At 30° of flexion, addition of an anterolateral procedure did not induce any additional control on AP translation compared with the isolated ACLR condition (all p>0.05) and also did not restore the intact condition (all p≤0.01). At 90° of flexion, only the superficial Lemaire procedure induced an additional significant AP decrease compared with an isolated ACLR (p=0.032).

Discussion

This study is the first to compare the five main anterolateral procedures that are in clinical use today: ALLR, superficial and deep Lemaire, modified Ellison and modified MacIntosh procedures. Furthermore, it has a distinct advantage when compared with previous biomechanical studies by preserving the whole leg and pelvis, hence keeping the ITB and its synergistic biarticular function completely intact, and in doing so recreating a more clinically relevant scenario. Isolated ACLR failed to restore intact knee kinematics in a combined ACL plus anterolateral-deficient knee, suggesting that unaddressed anterolateral injuries can lead to residual rotational laxity and that an anterolateral procedure may be necessary. Among them, only addition of either ALLR or the modified Ellison procedure restored native knee kinematics. Superficial and deep Lemaire,and modified MacIntosh tenodeses provided additional control of IR but overconstrained knee kinematics.

Failure of isolated ACLR to restore intact knee kinematics in a combined ACL plus anterolateral-deficient knee could explain why 11%– 30% of patients still have recurrent and persistent instability with a pivot shift test positive after an ACLR,3–5 and some of them remain dissatisfied.33 34 It suggests that unaddressed anterolateral injuries can lead to residual rotational laxity.35 With a reinjury rate of 6.5%–26.7% after an isolated ACLR, studies have sought to determine if this is reduced with an additional anterolateral procedure.36 37 Rezende et al, through a recent clinical meta-analysis, demonstrated that the addition of a LET to an ACLR decreases persistent instability but had a non-significant tendency to reduce graft rupture rate.10 In a prospective and comparative study enrolling 618 patients, Getgood et al demonstrated that addition of LET to ACLR resulted to a reduction in graft rupture and persistent rotatory laxity at 2 years after surgery.11 For an ALLR, Thaunat et al (548 patients, mean follow-up of 35.5 months) reported a low rerupture rate of 2.6% after a combined ALLR and ACLR procedure.9 38

We have shown that there are significant kinematic differences between ALLR, modified Ellison and LET procedures. In agreement with our results, Spencer et al similarly reported that the ALLR would allow only minimal control of IR, whereas the LET would allow control of both rotation and translation.39 However, this work studied the effect of an anterolateral procedure on a combined ACL plus anterolateral-deficient knee without subsequent ACLR, which is difficult to interpret. Inderhaug et al demonstrated that only the modified MacIntosh and deep Lemaire procedures restored native knee kinematics.27 Here the effect of the ALLR was potentially underestimated because fixation was provided with anchors, while Lemaire and modified MacIntosh procedures were fixed with interference screws. Another limitation was that this study was with the knee in its isolated state, therefore eliminating the biarticular effect of ITB and femoral biceps. Geeslin et al, in a robotic study, reported similar results to our study.26 They demonstrated that ALLR and LET procedures resulted in significant reductions of tibial IR versus the intact state independent of graft tension or fixation angle. However, this work analysed only deep Lemaire and ALLR on isolated knees.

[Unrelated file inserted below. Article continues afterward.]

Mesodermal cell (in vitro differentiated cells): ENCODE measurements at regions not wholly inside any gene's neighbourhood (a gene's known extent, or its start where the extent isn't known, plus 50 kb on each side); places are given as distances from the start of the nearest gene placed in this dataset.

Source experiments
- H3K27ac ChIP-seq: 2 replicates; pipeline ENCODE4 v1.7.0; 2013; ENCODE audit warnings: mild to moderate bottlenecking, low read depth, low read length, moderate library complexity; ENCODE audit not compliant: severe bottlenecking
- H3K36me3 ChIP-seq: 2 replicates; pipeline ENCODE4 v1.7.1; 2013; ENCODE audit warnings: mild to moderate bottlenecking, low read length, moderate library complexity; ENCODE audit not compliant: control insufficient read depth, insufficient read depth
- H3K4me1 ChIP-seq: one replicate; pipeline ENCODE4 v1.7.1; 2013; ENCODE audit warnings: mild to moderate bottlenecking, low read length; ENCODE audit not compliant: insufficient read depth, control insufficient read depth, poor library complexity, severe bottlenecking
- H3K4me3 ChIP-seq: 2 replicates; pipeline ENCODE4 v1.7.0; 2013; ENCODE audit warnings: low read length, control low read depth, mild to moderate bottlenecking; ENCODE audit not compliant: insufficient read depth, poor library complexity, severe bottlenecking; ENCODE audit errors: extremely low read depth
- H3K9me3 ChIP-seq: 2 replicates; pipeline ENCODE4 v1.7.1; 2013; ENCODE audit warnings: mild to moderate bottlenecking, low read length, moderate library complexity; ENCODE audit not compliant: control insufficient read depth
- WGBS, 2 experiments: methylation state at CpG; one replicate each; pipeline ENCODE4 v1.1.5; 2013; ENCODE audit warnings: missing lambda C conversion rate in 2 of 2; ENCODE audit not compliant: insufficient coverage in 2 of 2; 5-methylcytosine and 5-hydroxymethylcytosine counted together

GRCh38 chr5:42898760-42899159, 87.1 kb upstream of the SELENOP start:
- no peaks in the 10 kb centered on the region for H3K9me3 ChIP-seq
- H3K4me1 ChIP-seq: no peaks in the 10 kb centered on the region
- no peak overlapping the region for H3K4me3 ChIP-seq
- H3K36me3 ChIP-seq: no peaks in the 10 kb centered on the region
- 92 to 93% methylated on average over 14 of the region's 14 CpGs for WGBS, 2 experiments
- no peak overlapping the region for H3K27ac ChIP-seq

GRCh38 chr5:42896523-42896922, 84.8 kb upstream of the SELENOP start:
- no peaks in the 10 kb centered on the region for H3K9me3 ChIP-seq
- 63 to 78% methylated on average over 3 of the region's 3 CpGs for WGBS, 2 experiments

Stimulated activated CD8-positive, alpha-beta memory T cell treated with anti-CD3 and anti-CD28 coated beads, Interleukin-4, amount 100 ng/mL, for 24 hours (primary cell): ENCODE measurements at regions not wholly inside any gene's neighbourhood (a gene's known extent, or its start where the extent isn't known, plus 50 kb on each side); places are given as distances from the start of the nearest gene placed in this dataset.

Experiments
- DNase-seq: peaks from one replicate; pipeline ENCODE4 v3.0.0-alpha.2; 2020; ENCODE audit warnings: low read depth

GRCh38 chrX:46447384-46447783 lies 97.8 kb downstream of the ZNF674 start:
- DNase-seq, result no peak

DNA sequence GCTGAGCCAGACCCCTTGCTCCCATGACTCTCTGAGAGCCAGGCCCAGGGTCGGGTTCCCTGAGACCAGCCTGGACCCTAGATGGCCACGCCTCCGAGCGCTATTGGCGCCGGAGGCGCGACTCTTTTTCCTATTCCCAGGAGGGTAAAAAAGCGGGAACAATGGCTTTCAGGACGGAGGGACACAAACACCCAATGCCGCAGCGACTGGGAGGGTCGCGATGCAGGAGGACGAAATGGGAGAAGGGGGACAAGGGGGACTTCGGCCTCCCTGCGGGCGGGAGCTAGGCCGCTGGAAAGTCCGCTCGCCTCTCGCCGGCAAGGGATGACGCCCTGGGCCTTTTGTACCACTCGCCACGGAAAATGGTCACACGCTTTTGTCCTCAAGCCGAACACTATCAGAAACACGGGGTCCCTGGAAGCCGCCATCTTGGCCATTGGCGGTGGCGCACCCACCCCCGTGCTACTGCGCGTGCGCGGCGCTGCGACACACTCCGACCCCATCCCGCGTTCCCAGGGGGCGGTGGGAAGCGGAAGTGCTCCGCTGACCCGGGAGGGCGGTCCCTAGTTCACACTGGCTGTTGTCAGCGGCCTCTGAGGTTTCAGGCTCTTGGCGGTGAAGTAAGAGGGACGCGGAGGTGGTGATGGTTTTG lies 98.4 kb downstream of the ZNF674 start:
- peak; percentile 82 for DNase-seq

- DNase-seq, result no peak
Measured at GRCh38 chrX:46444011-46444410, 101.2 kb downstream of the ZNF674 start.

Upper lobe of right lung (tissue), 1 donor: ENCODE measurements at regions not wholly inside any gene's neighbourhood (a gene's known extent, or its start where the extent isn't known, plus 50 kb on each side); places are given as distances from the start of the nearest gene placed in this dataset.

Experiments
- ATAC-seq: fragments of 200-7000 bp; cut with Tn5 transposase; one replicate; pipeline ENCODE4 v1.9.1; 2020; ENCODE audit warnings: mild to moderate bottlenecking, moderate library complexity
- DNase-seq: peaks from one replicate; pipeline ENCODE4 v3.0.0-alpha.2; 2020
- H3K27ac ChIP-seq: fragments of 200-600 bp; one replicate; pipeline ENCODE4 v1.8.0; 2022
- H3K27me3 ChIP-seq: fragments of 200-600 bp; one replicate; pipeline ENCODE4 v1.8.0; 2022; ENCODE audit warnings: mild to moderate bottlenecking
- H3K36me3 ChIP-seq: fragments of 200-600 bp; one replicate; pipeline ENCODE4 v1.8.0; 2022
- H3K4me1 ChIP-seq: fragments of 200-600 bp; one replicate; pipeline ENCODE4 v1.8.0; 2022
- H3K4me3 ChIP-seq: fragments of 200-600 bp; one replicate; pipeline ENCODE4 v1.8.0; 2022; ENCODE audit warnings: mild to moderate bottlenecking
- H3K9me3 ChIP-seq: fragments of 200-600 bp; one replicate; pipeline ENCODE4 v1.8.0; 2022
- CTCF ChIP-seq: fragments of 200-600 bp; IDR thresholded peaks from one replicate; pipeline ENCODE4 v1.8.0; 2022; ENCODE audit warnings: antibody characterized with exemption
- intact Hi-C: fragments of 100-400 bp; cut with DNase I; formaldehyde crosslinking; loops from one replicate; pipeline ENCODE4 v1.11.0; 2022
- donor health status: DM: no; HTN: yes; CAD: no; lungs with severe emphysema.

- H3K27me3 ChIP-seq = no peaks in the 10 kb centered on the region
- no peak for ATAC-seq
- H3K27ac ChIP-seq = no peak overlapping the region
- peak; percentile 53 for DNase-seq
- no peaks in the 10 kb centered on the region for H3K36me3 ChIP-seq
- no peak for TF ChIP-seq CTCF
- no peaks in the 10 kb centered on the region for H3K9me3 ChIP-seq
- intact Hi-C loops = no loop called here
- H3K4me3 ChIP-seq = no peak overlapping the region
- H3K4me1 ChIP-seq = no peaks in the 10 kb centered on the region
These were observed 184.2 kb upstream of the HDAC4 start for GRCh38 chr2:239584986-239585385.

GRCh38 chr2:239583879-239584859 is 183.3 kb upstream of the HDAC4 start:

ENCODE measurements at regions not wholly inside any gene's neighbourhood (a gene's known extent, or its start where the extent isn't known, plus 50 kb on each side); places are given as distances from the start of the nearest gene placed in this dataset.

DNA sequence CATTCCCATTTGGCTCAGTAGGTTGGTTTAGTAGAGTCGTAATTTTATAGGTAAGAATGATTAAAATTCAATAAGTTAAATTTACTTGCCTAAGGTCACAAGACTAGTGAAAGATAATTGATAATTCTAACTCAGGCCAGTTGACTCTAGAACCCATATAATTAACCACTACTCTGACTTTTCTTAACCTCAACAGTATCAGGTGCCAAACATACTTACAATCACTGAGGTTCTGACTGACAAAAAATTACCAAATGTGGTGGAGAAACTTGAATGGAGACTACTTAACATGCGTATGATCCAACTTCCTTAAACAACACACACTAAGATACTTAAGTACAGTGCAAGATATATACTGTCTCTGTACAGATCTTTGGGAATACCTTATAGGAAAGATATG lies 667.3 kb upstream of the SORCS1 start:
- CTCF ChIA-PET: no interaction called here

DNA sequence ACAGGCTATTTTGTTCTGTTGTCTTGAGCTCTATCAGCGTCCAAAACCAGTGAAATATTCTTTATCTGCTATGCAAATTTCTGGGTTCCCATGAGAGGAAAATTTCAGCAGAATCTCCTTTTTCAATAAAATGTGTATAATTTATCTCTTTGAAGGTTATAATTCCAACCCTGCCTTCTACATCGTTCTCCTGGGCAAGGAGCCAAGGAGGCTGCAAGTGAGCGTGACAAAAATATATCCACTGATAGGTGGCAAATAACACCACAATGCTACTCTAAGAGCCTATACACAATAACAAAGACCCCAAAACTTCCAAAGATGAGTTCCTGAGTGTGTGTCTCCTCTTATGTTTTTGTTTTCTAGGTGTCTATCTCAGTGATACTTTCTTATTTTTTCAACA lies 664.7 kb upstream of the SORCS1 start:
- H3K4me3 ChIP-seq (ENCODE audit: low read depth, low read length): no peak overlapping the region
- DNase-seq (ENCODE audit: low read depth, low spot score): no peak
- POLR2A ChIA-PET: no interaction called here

It was to be expected that we would see biomechanical differences between each anterolateral procedure and this proved correct. The effect of knee flexion angle at the time of fixation does influence subsequent knee kinematics,26 27 40 but this was not a factor in our study as it was controlled at 30° of flexion in neutral rotation for all conditions. Differences in graft mechanical property are another proposed factor with a free gracilis graft for the ALLR and the ITB for the LET, but a recent study by Wytrykowski et al analysed the mechanical characteristics of the different grafts that can be used for ALLR.41 They found gracilis had a maximum load to failure of 200 N, a stiffness of 131.7 N/mm and an elongation at failure of 19 mm, whereas ITB had a maximum load to failure of 160 N, a stiffness of 39.9 N/mm and an elongation at failure of 20.8 mm. These small differences are not enough to explain the change in kinematics.